My first science fiction novel is a reimagining of G.K. Chesterton’s famous thriller The Man Who Was Thursday. It is titled Thursday and comes out on March 9. It takes Chesterton’s amazing plot (featuring perhaps the greatest plot twist in the history of fiction) and layers it over a ravaged world where virtual reality is becoming reality. In short, it’s a cyberpunk or VR thriller.
But it’s also more than that. One of the things I struggled with was that the Chesterton is a giant among religious writers, and I’m an atheist. I knew that working from his source material would pretty much guarantee that there were going to be religious overtones to the book no matter how much I changed it, but I didn’t want to be disrespectful in how those could be interpreted. So I asked my Christian friend and author Matt Mikalatos to read the book.
Matt liked it. He not only liked it, he loved the idea of an atheist taking on a giant like Chesterton. So I asked him to write the afterword for the book. I present it here for those who are fans of Chesterton and wonder what I have done to one of his greatest works.
By Matt Mikalatos
Jake Kerr and I have a running joke that we’re in a contest to convert each other. He’s Atheist and I’m Christian, and we’re both devout and committed about it. We tease each other and keep track of who is “winning” in our conversations.
A while back, Jake picked me up from a seminary where I was doing a series of lectures. We were headed to dinner (we both agree that dinner is something good), and while we were out he told me, “I’m writing an updated version of G.K. Chesterton’s The Man Who Was Thursday.”
After a stunned silence I said, “Um. You do realize that Chesterton was a Christian, right?” Not just a Christian, but an evangelistic, brilliant, argumentative theologian activist. He wrote a book called Orthodoxy, widely considered in Christian circles to be a classic for use in defending Christianity. Chesterton was friends with (and fought publicly and loudly with) George Bernard Shaw, Rudyard Kipling, the atheist newspaper editor Robert Blatchford, and H.G. Wells. Chesterton wasn’t just a Christian, he was an unapologetic Catholic who had every intention of convincing every human being on earth that they also should be unapologetic Catholics. He’s a beloved giant in the world of theology, and his fiction has a constant theological bent, whether it’s the Father Brown mysteries, or the story of an Atheist and a Christian trying to duel one another, or, yes, The Man Who Was Thursday: A Nightmare.
Of course Jake knew all this. “Do you think that would be okay?” he asked me. Meaning, did I think it would be okay with the Christians, for an Atheist to do an adaptation of Chesterton’s work.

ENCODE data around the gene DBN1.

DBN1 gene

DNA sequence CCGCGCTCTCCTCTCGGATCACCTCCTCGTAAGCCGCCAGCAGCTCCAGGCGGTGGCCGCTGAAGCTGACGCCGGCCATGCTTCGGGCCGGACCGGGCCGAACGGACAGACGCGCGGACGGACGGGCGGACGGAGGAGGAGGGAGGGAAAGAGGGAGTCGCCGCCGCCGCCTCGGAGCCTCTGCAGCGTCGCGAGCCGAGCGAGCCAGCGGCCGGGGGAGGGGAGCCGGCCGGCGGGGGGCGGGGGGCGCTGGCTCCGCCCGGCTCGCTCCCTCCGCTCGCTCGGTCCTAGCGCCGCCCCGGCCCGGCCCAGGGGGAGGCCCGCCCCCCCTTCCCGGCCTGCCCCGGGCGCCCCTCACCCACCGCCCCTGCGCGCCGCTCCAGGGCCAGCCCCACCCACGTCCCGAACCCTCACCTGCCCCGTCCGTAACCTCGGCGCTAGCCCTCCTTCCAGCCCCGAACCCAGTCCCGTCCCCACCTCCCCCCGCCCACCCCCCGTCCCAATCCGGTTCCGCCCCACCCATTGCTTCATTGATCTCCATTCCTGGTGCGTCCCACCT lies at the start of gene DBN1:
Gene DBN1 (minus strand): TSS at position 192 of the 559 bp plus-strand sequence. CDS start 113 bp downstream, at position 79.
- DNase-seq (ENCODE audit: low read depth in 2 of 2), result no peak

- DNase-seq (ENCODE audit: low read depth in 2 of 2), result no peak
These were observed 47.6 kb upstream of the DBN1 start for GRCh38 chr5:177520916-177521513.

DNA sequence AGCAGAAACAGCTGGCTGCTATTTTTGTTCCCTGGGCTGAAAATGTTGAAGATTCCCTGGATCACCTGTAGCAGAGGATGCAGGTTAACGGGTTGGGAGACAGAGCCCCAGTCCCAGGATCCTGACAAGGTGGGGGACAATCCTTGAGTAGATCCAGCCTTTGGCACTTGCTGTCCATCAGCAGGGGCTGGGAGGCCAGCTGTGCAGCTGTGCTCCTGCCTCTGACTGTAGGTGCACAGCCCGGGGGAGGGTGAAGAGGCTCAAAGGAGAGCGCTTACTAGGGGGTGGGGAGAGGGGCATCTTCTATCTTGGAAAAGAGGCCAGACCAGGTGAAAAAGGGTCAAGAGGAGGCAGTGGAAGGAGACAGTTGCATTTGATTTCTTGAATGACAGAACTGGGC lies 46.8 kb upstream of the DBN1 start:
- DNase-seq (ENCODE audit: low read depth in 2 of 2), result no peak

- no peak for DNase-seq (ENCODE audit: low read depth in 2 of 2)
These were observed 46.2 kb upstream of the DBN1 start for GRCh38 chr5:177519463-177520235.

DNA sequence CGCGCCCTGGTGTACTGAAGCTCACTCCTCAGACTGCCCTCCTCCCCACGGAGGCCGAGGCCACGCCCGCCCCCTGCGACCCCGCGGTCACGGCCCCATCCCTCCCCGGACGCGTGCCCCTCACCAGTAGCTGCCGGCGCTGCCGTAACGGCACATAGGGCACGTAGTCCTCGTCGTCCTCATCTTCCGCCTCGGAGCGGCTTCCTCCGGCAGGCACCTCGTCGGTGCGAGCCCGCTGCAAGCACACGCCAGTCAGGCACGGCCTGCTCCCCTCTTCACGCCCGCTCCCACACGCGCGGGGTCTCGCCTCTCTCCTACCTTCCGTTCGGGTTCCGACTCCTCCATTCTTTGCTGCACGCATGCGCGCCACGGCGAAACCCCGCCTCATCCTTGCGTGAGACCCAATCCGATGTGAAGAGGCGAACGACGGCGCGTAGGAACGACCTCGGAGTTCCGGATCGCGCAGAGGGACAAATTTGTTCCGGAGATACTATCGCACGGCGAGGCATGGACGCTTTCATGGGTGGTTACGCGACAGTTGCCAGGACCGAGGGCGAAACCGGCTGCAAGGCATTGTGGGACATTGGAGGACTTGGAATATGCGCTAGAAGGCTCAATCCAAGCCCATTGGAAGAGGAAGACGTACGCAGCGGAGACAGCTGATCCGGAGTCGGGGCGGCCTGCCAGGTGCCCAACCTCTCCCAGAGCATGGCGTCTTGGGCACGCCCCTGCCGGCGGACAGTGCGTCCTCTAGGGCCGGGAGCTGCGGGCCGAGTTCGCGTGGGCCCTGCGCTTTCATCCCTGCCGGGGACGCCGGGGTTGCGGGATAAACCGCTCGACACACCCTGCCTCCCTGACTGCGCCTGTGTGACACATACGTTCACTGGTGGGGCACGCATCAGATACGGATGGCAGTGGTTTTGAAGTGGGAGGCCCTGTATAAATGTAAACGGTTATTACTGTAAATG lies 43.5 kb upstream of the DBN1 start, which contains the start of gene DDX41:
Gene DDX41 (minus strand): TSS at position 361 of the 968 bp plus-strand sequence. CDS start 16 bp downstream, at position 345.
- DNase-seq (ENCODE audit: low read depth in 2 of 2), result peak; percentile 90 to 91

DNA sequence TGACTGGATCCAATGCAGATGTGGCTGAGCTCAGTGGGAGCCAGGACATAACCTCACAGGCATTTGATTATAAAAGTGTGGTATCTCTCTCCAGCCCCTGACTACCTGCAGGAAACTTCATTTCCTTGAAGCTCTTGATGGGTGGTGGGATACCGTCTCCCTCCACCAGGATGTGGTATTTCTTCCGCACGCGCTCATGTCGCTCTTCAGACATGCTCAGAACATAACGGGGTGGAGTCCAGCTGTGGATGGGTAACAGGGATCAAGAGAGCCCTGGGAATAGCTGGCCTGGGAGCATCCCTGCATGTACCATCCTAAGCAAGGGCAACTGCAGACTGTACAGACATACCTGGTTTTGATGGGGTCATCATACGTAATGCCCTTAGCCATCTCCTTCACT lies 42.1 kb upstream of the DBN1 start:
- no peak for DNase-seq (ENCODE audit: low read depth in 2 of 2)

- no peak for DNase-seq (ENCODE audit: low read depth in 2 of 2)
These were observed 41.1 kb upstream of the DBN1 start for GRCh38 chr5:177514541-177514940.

I’m not sure about the rest of Christendom, but I know this: G.K. Chesterton would have been thrilled.
Chesterton loved a good argument. The man’s eyes lit up at the thought. He grabbed his knives and his pistols and headed straight for the opponent. The idea of an atheist tearing one of his books apart and putting it back together in another time and another shape? Oh, he would have loved it.
The Man Who Was Thursday is the perfect book for a project like this. Much of the historical bite of the original has been lost to us in the modern day. Chesterton went after the anarchists, who at the time were feared and dangerous people. Today we think of them as the kids who put on black hoodies and break the windows at Starbucks. To bring back the verve and vigor Chesterton infused in his story is an exciting thought. Not only that, but Chesterton’s theological exploration in this book (and the reason he included A Nightmare in the title) is about the central critique of Christianity: If God is good and loving and powerful, then why is there evil in the world?
In fact, Chesterton is worrying at a specific bit of theological argument that often comes up between Atheists and Christians: the suggestion that, looking at the damaged and broken world we live in, there either is no God or God is a being of malevolent evil who desires humans to suffer.
What I love about Jake’s book, Thursday, is that it reads less like an adaptation and more like a continuing conversation. Jake has been so careful to respect Chesterton and his vision, and yet he brings his own thoughts, ideas, and insights to this new version. Like Chesterton’s original, this book is funny, deep, thoughtful, and well worth your time. Have fun. Think deeply. Join the conversation between Kerr and Chesterton. Jake is a generous and entertaining guide. You’ll enjoy his company.
In one of our recent arguments, Jake made two points I agreed with. One, he said that on Sunday mornings when I go to church, he gets to stay home and do whatever heathens do on Sunday mornings. I had to admit that sounded pretty good.
Two, he said the great thing about being an Atheist was that, if what I was saying about God was true, then that meant, “God loves me whether I believe in him or not.”
That’s absolutely right. And I think it’s precisely the sort of truth Chesterton was hinting at in The Man Who Was Thursday when Syme asks if Sunday has ever suffered… Sunday’s face fills the universe and his voice echoes back, “Can ye drink of the cup I drink of?” It’s a quote from Jesus, God in the flesh, come to suffer as a human being alongside us. It’s precisely the thing that Syme calls “impossible good news.”
That’s probably the key disagreement between me and Jake, Chesteron and Blatchford, Christians and Atheists. When confronted with the “impossible good news” one side emphasizes that the news is impossible, the other that the news is good.
Maybe it’s together that we come closest to the truth.